I remember that this really bugged me as an undergrad, and upon revisiting some inorganic chemistry notes I realized I still don't have a satisfactory answer for it. The structure of nitric acid, $\ce{HNO3}$, is quite different from the structure of phosphoric acid, $\ce{H3PO4}$ and arsenic acid, $\ce{H3AsO4}$:

Structures of Group 15 oxoacids

Something tells me there should be an easy, intuitive argument explaining this, perhaps something about p-orbitals being more diffuse in phosphorus and arsenic? I find it kind of difficult to analyze this as a sort of "trend", since other groups don't really seem to have well defined oxyacids for the first two or three elements.

There is no oxyacid for water, but sulphuric and selenic acids are similar in structure; there is no oxyacid for fluorine either, but the oxyacids of chlorine and bromine are also analogous. In the carbon group something kind of strange also happens, with silicic acid (I believe) not really being a well-defined compound but a plethora of different things with different relative stabilities.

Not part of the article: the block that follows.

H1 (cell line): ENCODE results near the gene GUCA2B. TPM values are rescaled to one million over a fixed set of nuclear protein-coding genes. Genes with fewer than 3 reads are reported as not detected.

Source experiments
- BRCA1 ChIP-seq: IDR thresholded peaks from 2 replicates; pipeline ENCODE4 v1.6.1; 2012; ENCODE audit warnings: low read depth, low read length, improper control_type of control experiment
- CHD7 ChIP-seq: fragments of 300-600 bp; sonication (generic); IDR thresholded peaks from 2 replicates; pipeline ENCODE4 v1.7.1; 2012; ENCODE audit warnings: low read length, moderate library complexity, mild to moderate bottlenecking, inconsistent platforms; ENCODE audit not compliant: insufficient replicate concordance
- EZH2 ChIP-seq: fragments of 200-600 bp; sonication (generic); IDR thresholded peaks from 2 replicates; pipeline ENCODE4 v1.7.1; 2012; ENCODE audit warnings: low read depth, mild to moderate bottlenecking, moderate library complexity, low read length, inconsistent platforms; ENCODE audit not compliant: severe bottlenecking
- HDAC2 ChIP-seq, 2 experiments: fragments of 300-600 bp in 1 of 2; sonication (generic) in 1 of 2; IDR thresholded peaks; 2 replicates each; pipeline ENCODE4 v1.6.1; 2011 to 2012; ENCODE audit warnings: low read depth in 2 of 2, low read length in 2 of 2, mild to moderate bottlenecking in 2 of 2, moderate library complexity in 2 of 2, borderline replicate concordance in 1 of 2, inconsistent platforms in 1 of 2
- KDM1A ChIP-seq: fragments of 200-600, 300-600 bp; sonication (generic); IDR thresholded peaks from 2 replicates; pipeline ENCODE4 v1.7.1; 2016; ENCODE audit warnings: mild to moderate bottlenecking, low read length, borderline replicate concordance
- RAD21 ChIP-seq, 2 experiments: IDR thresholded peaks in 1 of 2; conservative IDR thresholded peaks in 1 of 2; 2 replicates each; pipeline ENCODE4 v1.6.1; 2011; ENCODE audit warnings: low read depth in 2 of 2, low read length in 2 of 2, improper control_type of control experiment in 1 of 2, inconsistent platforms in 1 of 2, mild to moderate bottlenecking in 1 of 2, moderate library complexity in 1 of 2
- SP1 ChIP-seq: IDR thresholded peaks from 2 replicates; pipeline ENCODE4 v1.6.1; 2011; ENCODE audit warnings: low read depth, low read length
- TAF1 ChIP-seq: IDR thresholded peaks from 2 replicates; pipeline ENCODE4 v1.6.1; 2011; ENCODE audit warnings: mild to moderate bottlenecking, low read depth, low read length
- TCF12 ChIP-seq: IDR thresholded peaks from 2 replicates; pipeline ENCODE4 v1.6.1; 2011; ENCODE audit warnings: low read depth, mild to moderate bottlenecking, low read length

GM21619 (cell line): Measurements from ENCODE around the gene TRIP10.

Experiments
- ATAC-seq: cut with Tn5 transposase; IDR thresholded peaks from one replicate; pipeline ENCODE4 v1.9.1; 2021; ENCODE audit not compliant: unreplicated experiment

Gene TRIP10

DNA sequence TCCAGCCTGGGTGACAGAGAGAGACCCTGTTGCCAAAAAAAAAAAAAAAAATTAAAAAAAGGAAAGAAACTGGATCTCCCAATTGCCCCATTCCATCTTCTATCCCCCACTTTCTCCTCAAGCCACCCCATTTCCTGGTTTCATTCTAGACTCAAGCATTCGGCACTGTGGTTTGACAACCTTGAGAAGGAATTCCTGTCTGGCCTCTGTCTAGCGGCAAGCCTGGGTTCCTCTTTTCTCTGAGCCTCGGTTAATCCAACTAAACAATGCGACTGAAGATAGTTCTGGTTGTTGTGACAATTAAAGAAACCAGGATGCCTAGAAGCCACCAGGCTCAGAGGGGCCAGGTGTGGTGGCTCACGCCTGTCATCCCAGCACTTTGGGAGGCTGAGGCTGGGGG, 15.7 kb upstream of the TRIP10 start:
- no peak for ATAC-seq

1 Answer 1


Phosphorus and arsenic are much bigger atoms with lower electronegativity so they can fit more atoms around them and oxygen can bond more easily.

Under extreme pressure it is possible to make the orthonitrate ion from nitrate and oxide. It rapidly decomposes in contact with water or carbon dioxide.


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